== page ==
Refusing to accept the status quo is the first step towards innovating our way out of the housing crisis, argues Martyn Evans
Getting things built is hard. If it takes superhuman effort to get even the most ordinary building completed, to deliver something game-changing over and above the ordinary is something else entirely. No wonder much of our development industry has a reputation for doing the bare minimum required to deliver a profit with little thought for the quality of place.
I am often asked by architects how they might persuade their developer clients to allow them to better use the skills for which they were hired. How do they persuade their clients to invest in quality? To spend that extra budget on quality materials, better landscaping, a more inspiring mix of uses?
My answer is always about presenting a commercial argument, not an aesthetic one. How do you show your client that the greater investment you’re suggesting creates exponentially greater value? Show them the flat round the corner that’s on the market for 20% more because it’s better designed and has more space than the flats they’re proposing.
The architects then ask: “But why is that my job?” Well it shouldn’t be your job to show the developer how to get more out of their investment. But let’s face it: it is in your interest to do that.
Of course, spending more isn’t the only way to deliver better. It can also come from working harder – from ambition, tenacity and finding perverse pleasure in never being satisfied.
In our market-driven world, where most of the affordable housing we can deliver is a function of private-sector development s106 agreements, we are locked into a set of assumptions about the viability of delivery that cuts out swathes of the country simply because “the sales values aren’t there”.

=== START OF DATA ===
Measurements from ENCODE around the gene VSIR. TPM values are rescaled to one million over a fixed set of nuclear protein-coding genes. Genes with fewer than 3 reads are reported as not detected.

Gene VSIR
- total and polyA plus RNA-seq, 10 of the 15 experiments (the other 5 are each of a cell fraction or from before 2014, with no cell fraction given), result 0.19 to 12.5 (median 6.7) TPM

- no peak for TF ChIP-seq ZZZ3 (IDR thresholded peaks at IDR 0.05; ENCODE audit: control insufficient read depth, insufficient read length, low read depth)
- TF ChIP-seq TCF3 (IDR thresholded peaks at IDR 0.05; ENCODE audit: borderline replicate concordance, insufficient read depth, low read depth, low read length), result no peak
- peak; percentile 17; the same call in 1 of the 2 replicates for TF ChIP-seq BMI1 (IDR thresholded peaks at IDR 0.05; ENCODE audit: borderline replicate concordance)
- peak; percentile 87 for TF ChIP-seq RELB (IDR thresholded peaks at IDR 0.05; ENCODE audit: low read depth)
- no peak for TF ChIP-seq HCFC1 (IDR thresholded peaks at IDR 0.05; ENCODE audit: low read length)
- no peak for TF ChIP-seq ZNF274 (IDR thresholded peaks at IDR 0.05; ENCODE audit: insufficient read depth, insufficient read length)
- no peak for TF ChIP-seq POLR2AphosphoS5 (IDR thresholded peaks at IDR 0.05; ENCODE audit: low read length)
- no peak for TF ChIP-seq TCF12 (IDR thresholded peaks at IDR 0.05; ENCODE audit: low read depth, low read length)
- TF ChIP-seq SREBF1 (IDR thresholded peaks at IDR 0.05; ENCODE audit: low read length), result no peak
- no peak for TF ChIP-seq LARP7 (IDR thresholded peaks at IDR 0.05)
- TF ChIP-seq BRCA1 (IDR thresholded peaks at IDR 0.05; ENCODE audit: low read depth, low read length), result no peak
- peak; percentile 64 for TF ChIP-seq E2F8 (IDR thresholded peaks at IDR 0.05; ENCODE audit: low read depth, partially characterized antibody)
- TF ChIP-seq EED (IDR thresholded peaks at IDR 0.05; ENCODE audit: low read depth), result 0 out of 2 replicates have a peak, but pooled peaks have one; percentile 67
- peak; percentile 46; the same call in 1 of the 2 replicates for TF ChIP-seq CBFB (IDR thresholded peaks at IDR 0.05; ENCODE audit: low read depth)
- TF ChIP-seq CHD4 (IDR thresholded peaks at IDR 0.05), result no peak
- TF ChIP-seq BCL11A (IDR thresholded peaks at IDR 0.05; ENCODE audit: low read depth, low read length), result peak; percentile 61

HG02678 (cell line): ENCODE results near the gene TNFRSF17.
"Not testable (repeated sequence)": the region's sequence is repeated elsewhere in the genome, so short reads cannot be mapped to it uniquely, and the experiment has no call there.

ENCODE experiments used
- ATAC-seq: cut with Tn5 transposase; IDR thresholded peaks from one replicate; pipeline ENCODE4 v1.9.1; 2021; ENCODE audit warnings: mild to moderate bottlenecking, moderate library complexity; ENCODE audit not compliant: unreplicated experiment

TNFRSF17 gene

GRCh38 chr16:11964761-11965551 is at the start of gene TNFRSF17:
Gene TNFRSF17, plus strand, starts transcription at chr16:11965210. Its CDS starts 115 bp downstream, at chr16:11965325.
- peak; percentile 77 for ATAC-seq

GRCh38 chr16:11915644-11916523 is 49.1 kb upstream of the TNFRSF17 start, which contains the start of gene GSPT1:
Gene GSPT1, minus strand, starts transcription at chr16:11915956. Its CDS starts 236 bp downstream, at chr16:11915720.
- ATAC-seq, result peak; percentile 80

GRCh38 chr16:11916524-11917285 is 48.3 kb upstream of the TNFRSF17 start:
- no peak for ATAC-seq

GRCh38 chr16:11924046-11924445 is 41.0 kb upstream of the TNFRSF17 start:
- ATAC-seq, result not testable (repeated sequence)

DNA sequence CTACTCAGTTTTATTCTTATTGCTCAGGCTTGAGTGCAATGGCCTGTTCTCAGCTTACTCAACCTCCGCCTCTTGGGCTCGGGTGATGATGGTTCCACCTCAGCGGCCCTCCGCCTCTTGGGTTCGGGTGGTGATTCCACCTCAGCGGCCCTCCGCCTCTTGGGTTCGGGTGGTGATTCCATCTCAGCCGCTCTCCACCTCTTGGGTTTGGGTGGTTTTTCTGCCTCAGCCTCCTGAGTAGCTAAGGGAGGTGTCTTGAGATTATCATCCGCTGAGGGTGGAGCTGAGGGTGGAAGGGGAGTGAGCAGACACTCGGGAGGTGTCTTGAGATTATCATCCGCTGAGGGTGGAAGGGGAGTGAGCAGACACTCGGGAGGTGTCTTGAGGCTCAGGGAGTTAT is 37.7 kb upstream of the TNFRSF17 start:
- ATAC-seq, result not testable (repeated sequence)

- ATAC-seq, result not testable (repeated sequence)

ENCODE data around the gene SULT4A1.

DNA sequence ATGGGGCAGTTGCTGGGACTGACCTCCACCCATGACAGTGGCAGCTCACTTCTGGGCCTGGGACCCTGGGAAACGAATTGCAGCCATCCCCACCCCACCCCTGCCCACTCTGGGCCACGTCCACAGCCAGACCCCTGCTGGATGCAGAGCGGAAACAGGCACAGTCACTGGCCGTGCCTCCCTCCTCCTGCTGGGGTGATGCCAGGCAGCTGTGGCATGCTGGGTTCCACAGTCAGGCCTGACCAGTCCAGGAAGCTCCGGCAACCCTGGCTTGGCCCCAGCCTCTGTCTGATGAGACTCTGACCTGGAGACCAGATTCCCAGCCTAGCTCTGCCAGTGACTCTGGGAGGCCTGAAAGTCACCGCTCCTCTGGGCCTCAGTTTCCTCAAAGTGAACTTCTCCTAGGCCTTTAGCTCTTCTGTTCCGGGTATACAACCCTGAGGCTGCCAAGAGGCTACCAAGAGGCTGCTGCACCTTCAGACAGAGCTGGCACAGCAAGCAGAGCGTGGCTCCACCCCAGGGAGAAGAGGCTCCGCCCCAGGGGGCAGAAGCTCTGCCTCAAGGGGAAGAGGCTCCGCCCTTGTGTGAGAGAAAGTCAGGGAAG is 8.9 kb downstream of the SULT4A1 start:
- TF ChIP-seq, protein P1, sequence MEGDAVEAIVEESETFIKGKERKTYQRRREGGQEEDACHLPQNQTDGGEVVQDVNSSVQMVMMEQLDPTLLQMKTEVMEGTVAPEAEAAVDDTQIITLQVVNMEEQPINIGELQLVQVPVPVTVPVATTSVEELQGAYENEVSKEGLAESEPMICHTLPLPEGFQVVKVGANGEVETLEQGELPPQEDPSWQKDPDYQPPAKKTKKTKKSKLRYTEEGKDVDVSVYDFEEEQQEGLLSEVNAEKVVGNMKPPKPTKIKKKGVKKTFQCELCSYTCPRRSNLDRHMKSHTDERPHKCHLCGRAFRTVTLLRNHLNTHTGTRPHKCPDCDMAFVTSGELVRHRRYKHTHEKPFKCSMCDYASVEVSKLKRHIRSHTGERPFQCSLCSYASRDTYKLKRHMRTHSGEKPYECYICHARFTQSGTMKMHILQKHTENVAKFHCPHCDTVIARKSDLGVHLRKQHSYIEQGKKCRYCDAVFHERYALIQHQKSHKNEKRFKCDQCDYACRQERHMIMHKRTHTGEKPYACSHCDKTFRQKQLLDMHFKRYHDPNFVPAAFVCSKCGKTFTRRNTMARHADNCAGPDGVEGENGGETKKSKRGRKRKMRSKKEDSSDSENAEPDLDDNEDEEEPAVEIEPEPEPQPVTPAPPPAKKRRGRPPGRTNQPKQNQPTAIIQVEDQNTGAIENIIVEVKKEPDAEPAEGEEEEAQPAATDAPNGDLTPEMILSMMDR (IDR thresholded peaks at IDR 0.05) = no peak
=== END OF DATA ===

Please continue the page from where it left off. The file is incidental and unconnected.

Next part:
The planning system currently allows simple arguments to be made by developers that viability appraisals show no, or very little, affordable housing is possible in schemes in low-sales-value areas. Where is the incentive in this system to work harder on delivering lower build costs through clever design and construction solutions when there is such an easy lever to pull as the margin designed to pay for affordable homes? Could part of the public investment in homes needed to plug this gap be allocated to a research programme to deliver clever design solutions that both increase quality and decrease cost?
This is where ambition comes in. How are we ever to win if we don’t start with a collective, soaring ambition to solve a big problem?
Whose job is it to cheerlead this process? I’d say maybe someone in government, with both carrot and stick to help it along. But, in truth, I’d say it’s the responsibility of everyone involved in our industry to care a little more about doing better. Is it the RIBA? Is it the British Property Federation? RICS? Or all of them together? Or is it up to each and every one of us to make a commitment and a contribution? I can advise the architects I talk to all I like about persuading their clients to see the commercial value in commissioning better design but in the end I have to tell them that it comes down, not to a spreadsheet, but to someone (forgive me) giving a f***. Because without the will to try and make a difference, the spreadsheet will always win.
But ambition is only the start. One workshop does not a problem solve. That comes from relentless tenacity to make something work. Innovation is hard. James Dyson claims it took 5,127 prototype iterations to develop the first bagless vacuum cleaner. That’s some belief that he was on to a good idea. Who can give me an example in our industry of that kind of determination to change, fundamentally, the way something is done to deliver a better design with huge commercial potential? It’s not rocket science to understand the problems our industry faces. Where is the experimentation with open-source design thinking and collaborative working across our industry to find solutions that everyone can benefit from?
Finding pleasure in never being satisfied is a very personal thing. You have to be a very particular kind of person to enjoy waking up every day dissatisfied with the status quo and determined not to go to bed until you’ve done at least something to improve it. Maybe there aren’t enough of those people in our industry. Maybe we need to train for it. What I’m certain of is that the personal and professional rewards from thinking this way are great.
Martyn Evans is creative director of U&I